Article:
Discover and save creative ideas
    More from this board

    Knot garden design.

    Avebury Manor, Wiltshire, England

    Fountain in Knot Garden, Hatfield House Gardens, Hertfordshire, home to Elizabeth I in her childhood.

    The thistle and the rose - Detail from the Treaty of Perpetual Peace (1502) between England and Scotland which was cemented by the marriage of James IV of Scotland to Princess Margaret, Henry VII’s daughter. The borders of this document illustrate the thistle (James’ emblem), the Tudor rose and the marguerete representing Margaret.

    Walter Crane... Flowers From Shakespeare's Garden 1906

    A Shakespeare Garden: Cowslip (Primula veris). “The cowslips tall her pensioners be; In their gold coats spots you see;" - A Midsummer Night’s Dream, Act II, Scene I

    Violet: "They are as gentle As zephyrs blowing below the violet" Cymbeline [IV, 2]

    Narcissus: "Go, get thee hence: Hadst thou Narcissus in thy face, to me Thou wouldst appear most ugly." Antony and Cleopatra [II, 5]

    Rosemary (Rosmarinus officinalus) - OPHELIA: “There’s rosemary, that’s for remembrance; pray you love, remember.” - Hamlet, Act IV, Scene V

    Rue (Ruta graveolens). “Here did she fall a tear; here in this place, I’ll set a bank of rue, sour herb of grace; Rue, even for ruth here shortly shall be seen In the remembrance of a weeping queen.” - Richard II, Act III, Scene IV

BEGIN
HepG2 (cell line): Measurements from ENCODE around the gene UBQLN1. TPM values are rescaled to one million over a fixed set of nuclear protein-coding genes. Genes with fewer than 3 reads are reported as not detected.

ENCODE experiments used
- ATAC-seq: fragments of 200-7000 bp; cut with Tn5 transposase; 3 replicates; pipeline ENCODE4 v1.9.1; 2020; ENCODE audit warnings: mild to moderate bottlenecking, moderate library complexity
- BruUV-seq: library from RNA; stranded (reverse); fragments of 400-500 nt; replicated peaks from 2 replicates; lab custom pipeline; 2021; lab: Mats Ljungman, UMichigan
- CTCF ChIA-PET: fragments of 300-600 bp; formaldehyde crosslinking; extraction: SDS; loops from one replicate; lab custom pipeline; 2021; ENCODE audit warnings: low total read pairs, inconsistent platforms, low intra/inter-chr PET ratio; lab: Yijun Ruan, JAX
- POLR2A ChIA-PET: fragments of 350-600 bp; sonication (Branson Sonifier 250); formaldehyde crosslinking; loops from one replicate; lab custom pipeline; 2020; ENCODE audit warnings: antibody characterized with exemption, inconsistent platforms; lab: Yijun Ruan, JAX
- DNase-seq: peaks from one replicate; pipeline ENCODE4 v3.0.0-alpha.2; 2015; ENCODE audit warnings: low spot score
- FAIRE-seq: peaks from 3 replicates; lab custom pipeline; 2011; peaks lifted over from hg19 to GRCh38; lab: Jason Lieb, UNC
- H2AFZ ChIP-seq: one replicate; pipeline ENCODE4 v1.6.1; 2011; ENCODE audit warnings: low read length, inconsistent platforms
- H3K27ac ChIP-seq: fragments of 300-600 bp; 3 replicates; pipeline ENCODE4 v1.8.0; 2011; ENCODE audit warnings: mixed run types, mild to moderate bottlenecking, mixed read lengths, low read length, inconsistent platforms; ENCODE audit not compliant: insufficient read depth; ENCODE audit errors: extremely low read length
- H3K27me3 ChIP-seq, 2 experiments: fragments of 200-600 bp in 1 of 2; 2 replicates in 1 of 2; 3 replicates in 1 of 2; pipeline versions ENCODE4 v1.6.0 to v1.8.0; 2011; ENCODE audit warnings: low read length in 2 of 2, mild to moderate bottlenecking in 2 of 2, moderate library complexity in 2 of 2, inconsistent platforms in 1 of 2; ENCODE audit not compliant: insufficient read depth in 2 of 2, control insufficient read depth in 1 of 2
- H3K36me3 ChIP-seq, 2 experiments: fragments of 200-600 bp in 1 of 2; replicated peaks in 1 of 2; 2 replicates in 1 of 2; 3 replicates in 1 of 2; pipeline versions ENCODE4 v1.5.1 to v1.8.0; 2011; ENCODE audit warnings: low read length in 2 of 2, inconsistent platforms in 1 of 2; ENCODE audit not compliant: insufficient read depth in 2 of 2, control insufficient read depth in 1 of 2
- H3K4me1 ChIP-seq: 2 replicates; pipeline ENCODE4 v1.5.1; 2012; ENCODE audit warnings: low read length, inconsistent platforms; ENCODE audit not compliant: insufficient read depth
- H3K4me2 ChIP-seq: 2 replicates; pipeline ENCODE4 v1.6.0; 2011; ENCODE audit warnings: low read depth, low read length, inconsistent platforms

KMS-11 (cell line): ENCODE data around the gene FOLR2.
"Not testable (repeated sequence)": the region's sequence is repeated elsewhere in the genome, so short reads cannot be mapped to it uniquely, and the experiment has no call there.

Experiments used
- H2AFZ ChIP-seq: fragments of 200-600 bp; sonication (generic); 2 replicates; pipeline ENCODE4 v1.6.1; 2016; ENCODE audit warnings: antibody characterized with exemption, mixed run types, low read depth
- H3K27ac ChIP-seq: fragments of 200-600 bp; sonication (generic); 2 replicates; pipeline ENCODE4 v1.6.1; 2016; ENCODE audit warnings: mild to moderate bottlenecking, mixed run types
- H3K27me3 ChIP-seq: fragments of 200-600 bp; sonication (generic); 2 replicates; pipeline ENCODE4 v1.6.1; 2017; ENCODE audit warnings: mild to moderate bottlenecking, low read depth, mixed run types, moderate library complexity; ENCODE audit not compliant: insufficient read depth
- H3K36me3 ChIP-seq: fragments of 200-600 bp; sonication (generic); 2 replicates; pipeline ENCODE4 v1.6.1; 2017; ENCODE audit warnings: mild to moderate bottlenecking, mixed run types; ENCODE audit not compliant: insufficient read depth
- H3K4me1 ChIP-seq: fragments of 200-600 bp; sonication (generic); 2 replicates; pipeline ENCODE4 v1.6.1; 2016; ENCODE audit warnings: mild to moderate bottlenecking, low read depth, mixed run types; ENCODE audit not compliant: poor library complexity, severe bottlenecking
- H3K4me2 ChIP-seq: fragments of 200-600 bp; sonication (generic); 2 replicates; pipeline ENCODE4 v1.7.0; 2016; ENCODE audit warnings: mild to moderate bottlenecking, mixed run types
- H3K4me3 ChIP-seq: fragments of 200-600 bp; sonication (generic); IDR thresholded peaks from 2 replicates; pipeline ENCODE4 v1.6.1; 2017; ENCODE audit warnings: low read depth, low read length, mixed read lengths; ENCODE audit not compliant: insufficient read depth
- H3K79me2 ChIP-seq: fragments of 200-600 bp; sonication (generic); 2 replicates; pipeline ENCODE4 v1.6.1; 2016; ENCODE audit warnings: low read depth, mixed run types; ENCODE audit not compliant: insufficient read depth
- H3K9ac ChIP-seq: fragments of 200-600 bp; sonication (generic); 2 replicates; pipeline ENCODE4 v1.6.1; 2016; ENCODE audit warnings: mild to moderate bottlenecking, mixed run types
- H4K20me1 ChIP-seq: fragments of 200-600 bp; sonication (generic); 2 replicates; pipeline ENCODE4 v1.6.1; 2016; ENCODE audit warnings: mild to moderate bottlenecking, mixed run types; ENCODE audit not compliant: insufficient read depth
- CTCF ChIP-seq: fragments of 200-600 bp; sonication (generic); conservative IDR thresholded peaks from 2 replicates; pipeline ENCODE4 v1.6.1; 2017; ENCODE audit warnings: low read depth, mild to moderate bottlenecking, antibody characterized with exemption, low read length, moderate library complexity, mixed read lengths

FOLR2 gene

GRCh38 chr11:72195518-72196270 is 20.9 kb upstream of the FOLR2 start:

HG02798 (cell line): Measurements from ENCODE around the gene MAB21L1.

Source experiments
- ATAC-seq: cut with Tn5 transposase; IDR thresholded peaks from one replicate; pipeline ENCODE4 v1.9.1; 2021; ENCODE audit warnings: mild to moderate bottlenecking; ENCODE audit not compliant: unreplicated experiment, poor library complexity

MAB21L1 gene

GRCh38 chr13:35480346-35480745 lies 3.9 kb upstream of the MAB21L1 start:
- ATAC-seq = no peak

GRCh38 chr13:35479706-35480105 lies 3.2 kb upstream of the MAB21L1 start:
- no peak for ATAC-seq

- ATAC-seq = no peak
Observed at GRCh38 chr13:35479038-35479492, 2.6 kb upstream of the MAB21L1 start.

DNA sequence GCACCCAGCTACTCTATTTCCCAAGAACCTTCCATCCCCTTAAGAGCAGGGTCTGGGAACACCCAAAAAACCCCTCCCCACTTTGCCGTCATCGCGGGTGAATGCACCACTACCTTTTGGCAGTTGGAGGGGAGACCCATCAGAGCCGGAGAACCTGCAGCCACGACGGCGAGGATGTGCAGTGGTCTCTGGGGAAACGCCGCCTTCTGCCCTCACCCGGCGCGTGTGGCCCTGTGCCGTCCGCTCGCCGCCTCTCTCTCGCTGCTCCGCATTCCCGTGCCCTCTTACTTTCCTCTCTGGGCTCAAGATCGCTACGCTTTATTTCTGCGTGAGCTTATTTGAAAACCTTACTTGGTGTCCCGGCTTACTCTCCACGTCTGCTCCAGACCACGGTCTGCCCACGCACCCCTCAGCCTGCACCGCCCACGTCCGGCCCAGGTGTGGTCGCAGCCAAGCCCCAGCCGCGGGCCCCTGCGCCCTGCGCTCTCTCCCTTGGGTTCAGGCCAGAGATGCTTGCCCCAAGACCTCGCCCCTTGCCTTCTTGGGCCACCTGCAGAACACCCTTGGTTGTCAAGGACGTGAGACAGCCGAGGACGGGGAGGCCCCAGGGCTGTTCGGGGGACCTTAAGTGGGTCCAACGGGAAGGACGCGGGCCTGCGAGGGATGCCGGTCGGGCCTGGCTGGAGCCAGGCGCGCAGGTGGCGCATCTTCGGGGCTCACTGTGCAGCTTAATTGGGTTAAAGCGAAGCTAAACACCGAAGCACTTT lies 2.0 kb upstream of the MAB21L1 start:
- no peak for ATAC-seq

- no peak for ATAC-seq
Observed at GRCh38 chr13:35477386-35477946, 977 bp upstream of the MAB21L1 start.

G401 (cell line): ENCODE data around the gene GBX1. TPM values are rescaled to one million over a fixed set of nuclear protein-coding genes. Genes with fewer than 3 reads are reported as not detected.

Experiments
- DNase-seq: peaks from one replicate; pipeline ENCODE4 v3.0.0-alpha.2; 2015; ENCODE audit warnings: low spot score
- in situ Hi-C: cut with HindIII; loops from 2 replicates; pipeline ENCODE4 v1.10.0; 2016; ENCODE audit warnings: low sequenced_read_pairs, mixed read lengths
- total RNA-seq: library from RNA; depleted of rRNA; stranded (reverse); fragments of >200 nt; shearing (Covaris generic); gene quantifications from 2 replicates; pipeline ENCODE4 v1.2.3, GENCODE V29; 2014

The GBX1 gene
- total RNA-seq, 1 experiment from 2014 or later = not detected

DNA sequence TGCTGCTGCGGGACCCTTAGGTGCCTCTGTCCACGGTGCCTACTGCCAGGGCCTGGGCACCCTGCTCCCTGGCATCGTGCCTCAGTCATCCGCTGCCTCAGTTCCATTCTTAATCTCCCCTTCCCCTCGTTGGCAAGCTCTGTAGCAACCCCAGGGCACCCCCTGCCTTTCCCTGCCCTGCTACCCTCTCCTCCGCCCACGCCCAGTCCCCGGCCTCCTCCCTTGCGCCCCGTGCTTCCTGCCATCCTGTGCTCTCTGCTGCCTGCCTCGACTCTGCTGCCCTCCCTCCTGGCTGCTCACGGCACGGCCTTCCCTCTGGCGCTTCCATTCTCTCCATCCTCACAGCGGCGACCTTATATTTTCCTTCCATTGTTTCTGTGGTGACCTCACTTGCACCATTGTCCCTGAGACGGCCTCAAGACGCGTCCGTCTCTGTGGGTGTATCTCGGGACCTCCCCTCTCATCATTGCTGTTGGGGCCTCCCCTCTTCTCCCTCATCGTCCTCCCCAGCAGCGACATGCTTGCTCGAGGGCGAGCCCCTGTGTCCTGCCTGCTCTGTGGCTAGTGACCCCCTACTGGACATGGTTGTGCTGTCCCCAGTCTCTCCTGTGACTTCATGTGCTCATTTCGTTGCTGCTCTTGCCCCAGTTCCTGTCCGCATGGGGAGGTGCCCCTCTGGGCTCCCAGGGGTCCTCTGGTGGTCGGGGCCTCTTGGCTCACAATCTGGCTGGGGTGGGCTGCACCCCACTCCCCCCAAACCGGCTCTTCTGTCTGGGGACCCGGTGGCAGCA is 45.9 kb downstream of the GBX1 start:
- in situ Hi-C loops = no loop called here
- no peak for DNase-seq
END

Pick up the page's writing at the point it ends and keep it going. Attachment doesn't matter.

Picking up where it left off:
Lady Smocks (Cardamine pratensis) "And lady-smocks all silver white And cuckoo buds of yellow hue Do paint the meadows with delight." - Love's Labour's Loss, Act V, Scene II

    Columbines: “There’s fennel for you and columbines.” - Hamlet, Act IV, Scene V

    Carnations: “… the fairest flowers o’ the season are our Carnations and streak’d Gillyvors” - The Winter’s Tale, Act IV, Scene III

    Ancient tree, Hatfield Forest

    Avebury Manor, Wiltshire, England by Richard Bradshaw1

    Walled kitchen garden

    Hedge maze garden

    #Maze Gardens at #Ruspoli Castle Northern Lazio, Italy. Beautiful Formal Garden. Timeless.....

    William Lawson A New Orchard and Garden (1618): view of Elizabethan garden

    William Lawson Country Housewives Garden (1618) title page

    William Lawson A New Orchard and Garden (1618) title page

    Jousting rules for a tournament 1511- To celebrate the birth of his son Prince Henry in 1511, the King proclaimed an allegorical tournament of the sort developed in the previous century at the court of the Dukes of Burgundy. This challenge, issued and signed by the King lists the rules to be followed and explains the background story.

    Tudor Gardens in Winter at Lyme Park, Cheshire, England - December 2006 by SaffyH - Uploading Jordan Photo's, via Flickr

    Tudor garden at Sudeley Castle. The tomb of Catherine Parr is at Sudeley.

    Heraldic Beasts-Hampton Court Palace-EXCERPT: 'Some of the most characteristic features of Tudor gardens were carved heraldic beasts and animals mounted on the top of tall poles, representing the strong underlying themes of fantasy and heraldry. These figures of heraldic beasts or ‘Bestes’ were also found on house gables, roof lines, gateposts, banners and even on top of tents.'